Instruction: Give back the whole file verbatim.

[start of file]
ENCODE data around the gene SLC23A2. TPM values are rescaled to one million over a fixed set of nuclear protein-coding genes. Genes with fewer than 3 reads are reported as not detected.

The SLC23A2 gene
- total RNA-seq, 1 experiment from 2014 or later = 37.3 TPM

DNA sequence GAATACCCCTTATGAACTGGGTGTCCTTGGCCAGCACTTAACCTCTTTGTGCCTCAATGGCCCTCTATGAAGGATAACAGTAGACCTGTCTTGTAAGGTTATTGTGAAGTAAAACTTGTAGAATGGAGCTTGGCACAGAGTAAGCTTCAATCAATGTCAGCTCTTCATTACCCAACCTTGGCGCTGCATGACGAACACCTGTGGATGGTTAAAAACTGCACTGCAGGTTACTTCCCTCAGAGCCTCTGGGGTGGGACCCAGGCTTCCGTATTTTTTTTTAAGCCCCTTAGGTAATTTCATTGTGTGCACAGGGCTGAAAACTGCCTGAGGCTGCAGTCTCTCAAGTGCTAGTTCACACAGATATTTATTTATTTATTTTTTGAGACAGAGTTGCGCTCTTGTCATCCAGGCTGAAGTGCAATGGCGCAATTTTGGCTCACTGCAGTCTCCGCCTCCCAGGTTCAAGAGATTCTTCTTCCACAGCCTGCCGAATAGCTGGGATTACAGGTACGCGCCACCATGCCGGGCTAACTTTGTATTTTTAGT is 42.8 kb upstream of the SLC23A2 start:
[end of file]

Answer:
ENCODE data around the gene SLC23A2. TPM values are rescaled to one million over a fixed set of nuclear protein-coding genes. Genes with fewer than 3 reads are reported as not detected.

The SLC23A2 gene
- total RNA-seq, 1 experiment from 2014 or later = 37.3 TPM

DNA sequence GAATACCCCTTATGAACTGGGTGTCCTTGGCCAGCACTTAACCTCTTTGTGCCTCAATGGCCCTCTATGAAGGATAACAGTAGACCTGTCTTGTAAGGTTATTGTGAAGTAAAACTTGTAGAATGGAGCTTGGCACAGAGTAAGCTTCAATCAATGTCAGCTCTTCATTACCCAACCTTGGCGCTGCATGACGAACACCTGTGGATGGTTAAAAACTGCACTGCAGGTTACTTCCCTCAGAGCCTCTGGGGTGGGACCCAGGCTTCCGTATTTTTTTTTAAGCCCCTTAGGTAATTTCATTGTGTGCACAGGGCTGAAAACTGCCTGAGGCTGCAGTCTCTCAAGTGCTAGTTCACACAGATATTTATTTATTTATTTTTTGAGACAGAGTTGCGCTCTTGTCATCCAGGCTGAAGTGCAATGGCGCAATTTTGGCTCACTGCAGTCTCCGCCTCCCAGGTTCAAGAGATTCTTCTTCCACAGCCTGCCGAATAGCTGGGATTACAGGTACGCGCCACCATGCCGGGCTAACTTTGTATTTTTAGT is 42.8 kb upstream of the SLC23A2 start: